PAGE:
We who call ourselves Christians follow the light. But we exist in a world that contains darkness. In this world, we will have trouble and struggles. We will be put in situations in which we are torn between doing good deeds and so turning to the light, or doing evil and so turning from the light. John tells us this,
Everyone who does evil hates the light, and will not come to the light for fear that his deeds will be exposed. But whoever lives by the truth comes to the light, so that it may be clearly seen that his deeds have been wrought in God (John 3:20-21).
Jesus loves every one of us, and forgives everyone of us. Jesus does nothing but good to us. Jesus will not be angry; will not take revenge, or punish. But the message of Good Friday is that we live is a world that is broken, and that we are broken humans. Still, the message that began with the incarnation on Christmas and continues through Good Friday into Easter is this, “But to all who received him, who believed in his name, he gave the power to become children of God” (John 1:12).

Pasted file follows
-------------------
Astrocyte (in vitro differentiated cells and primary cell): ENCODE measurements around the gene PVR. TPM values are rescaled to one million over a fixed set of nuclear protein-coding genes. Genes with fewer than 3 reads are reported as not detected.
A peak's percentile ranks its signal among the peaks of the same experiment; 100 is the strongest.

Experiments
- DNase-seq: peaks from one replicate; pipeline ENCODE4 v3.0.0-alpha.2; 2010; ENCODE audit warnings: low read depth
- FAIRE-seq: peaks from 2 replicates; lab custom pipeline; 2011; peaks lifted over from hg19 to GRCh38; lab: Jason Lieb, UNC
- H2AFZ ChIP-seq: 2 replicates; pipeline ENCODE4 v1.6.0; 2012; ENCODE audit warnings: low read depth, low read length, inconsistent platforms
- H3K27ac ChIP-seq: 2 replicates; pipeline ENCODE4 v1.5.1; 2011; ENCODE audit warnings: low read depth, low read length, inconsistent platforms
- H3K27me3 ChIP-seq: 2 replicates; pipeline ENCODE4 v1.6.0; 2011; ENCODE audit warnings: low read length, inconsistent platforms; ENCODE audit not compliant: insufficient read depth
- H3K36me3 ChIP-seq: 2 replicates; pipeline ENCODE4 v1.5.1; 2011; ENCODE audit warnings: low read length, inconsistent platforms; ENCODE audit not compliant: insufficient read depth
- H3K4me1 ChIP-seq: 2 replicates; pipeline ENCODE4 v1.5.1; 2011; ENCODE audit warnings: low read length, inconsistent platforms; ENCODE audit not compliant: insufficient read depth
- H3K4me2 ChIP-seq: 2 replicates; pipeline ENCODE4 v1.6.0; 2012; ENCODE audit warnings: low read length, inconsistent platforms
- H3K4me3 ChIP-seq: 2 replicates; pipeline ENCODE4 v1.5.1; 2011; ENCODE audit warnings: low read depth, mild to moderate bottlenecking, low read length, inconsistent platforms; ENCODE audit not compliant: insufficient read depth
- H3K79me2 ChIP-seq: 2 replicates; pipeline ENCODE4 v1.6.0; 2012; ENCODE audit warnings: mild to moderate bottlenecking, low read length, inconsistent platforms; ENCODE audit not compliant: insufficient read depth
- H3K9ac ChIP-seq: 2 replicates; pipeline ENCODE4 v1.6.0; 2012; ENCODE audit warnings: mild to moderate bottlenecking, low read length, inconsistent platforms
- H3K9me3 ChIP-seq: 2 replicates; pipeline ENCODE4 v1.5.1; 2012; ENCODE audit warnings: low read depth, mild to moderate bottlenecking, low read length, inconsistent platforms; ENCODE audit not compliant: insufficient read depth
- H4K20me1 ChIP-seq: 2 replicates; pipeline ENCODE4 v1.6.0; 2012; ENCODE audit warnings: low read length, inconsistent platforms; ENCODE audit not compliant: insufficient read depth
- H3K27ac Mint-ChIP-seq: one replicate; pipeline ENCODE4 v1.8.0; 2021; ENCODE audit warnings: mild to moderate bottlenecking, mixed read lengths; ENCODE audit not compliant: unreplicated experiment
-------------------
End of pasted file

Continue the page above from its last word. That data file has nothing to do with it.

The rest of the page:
Lord you have given us the Bible to teach us your ways. In the stories and sayings, we learn what you would have us do and what we ought not to do. We learn from all the characters in the Bible. We learn from your life how to follow in your footsteps. We see in your Word the potential we have to fall away from you. We see the betrayal of Judas, we see the denial of Peter, and we see the horrors of mob violence. And we also see your unfailing forgiveness. Lord, we pray that you guide us ever toward you. Lead us, Lord, away from our potential to sin. Strengthen our faith in your saving grace, and plant our footsteps firmly in godly deeds. And bring us, we pray, into eternal joy with you in your heavenly kingdom.